Brief in favor of Honeywell for infringement - Due 4/4 (901422128)

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Brief in favor of Honeywell

Honeywell brought an infringement suit against Sundstrand for a device used to control airflow surge in auxiliary power units (APUs) which occurs when the flow through a compressor is not high enough. The surge control systems are designed to maintain a minimum level of airflow through the compressor at all times. In the Honeywell patent, a “set of adjustable inlet guide vanes (IGVs)…regulate the amount of ambient air drawn unto the load compressor.” The IGVs’ position is used to determine a set point for desired flow conditions which are compared to actual flow conditions in a feedback loop to regulate the surge bleed valve and prevent surging. Sundstrand invented a similar device, the APS 3200, which uses the inlet temperature to determine the set point, which is used in a similar fashion. In the APS 3200, the position of the IGVs is used to determine if the APU is experiencing high flow conditions, in which case the control signal is blocked because it produces an ambiguous signal which may cause the system to open the surge bleed valve unnecessarily. In the most recent CAFC case, Sundstrand maintains that Honeywell cannot make use of the doctrine of equivalents because a narrowing amendment made during the patent prosecution surrendered the technology used by Sundstrand. The CAFC sided with Sundstrand on this issue, relying on prosecution history estoppel to bar Honeywell from using the doctrine of equivalents. There are several flaws in the CAFCs analysis which should be taken into consideration by the Supreme Court.

First, as discussed by Judge Newman, the CACF majority concluded that Honeywell surrendered its claims to the technology used by Sundstrand during patent prosecution when the application was amended at the insistence of the patent examiner to rewrite dependent claims as independent claims. The Court maintains that the equivalent at issue here was foreseeable at the time of the application and therefore should have been claimed by Honeywell.

With regards to the surrender of specific claims, it is a matter of fact determined by the courts that the original independent claims, which were dropped and replaced by previously dependent claims, made no mention of IGVs so it is incorrect to conclude that Honeywell surrendered specific technology in the amended application which was never present in the original application. In this instance, the CAFC seems to have incorrectly determined that the mere cancellation of the original dependent claims, which included no narrowing amendment or limiting argument in the estoppel, served to surrender every potential equivalent. This effectively restricts a patentee’s access to the doctrine of equivalents; a doctrine intended to protect inventors from insubstantial changes to their patent claims as stated in Graver Tank. It is common practice for broader claims to be cancelled in the prosecution and dependent claims rewritten as independent claims, but this is irrelevant to whether a claimed element is amended or narrowed, a fact which the CAFC overlooks in this case by failing to analyze the original claims for content which was narrowed or surrendered.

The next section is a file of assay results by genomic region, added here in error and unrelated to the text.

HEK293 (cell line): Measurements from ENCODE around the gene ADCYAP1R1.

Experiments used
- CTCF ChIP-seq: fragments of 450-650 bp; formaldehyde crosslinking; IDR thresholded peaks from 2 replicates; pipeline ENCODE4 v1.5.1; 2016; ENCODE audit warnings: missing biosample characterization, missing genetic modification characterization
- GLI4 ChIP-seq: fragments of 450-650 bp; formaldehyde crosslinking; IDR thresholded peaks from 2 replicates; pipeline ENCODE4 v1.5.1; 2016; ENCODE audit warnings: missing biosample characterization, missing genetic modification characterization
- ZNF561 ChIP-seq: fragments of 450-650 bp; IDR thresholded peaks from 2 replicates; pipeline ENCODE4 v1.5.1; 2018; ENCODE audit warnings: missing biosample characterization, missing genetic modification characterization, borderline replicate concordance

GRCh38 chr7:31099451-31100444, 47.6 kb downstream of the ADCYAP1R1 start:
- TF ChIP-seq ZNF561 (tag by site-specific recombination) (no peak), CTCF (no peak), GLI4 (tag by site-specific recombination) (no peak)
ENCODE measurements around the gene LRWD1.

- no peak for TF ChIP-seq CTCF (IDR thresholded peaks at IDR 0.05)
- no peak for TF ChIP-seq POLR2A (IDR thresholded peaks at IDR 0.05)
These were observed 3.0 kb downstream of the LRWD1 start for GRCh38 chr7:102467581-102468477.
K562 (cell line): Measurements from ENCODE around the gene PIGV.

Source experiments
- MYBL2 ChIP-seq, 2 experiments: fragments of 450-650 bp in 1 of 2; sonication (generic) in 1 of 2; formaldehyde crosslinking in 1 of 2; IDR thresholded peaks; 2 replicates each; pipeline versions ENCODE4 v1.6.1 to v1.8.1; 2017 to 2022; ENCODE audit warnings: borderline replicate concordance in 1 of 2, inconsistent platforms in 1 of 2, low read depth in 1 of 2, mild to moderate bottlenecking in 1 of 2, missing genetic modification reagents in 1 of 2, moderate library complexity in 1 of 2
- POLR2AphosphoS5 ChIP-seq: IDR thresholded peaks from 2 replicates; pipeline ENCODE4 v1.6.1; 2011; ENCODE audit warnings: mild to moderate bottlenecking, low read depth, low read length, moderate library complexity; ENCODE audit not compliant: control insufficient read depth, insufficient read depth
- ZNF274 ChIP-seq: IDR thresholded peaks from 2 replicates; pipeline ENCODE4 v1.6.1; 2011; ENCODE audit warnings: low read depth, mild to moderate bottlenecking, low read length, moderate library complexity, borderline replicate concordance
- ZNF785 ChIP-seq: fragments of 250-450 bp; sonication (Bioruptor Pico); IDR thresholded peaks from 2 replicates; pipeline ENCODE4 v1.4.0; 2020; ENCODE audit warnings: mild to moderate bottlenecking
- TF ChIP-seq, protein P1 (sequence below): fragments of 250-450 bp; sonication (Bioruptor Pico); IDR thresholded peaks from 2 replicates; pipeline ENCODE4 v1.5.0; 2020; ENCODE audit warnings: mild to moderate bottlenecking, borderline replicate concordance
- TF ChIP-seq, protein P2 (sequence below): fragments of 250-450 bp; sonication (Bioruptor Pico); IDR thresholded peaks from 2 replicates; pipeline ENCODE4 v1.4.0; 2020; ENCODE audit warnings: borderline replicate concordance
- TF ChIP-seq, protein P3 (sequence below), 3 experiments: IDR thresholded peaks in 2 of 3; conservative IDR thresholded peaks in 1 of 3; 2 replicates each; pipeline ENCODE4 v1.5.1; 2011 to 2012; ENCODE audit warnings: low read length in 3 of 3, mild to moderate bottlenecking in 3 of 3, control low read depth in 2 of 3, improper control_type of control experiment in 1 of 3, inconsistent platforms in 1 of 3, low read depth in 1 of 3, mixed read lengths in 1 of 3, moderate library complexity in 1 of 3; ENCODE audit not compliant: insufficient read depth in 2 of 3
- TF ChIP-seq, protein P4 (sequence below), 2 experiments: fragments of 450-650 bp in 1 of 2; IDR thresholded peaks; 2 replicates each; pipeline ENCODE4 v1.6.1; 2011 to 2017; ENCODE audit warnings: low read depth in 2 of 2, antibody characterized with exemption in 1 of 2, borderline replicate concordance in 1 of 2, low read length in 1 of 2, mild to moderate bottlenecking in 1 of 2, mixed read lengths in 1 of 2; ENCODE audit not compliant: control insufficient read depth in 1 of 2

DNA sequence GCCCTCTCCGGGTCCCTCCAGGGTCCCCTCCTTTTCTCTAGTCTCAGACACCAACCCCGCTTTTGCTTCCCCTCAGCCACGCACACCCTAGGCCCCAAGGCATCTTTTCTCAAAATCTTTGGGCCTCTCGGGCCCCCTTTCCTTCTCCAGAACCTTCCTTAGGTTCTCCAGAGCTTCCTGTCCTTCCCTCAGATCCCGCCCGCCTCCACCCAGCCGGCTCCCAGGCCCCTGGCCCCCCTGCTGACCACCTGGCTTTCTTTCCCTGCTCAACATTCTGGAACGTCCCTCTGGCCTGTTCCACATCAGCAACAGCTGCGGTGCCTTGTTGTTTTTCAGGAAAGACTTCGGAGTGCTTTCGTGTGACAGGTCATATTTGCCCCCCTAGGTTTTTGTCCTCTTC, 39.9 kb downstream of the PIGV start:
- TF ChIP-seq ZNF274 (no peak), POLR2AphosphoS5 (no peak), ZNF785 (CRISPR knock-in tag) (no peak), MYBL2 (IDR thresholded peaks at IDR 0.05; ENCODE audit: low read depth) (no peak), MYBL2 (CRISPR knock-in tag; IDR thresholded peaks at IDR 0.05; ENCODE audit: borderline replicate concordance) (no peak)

The Court also errs when it states that the technology used by Sundstrand, although developed a decade after Honeywell’s patent, was foreseeable to those skilled in the art and thus should have been claimed as an equivalent by Honeywell. The Supreme Court in Warner-Jenkinson stated that the proper time for evaluating interchangeability is at the time of infringement, not at the time of patent application. Therefore the Court cannot conclude surrender of a technology which was not specifically included in the patent claims when it was not known, in its entirety, at the time of patent application. This standard essentially precludes the application of the doctrine of equivalents to future technology which was not included in the original application and therefore any analysis of foreseeability not applied to “readily known equivalents” at the time of application limits the doctrine in a way not intended by the Supreme Court. With these considerations in mind, it is clear that Honeywell should be allowed to assert the doctrine of equivalents in this case. A jury already determined the equivalence between the two technologies involved here and therefore since the doctrine is applicable it must be determined if an estoppel is reasonable based on the prosecution history which the facts of the case should it clearly is not. Therefore, the Supreme Court should find in Honeywell’s favor the infringement of their patents based on the doctrine of equivalents.

If this alone is not sufficiently convincing, the Supreme Court should also apply the triple identity test discussed by the Warner-Jenkinson Court for determining equivalence for mechanical systems. The test identifies and compares the “function served by an element, the way it serves that function, and the result thus obtained.” In this case, both Honeywell’s and Sundstrand’s technologies serve to control airflow through a compressor to prevent surges, do so by evaluating actual airflow into the APU and comparing that to a set point determined by other parameters in a feedback loop, and controlling the surge bleed valves to maintain a proper airflow through the APU. Under this precedent, it is clear that the Sundstrand APS 3200 is equivalent to Honeywell’s patent and was not surrendered during the patent prosecution.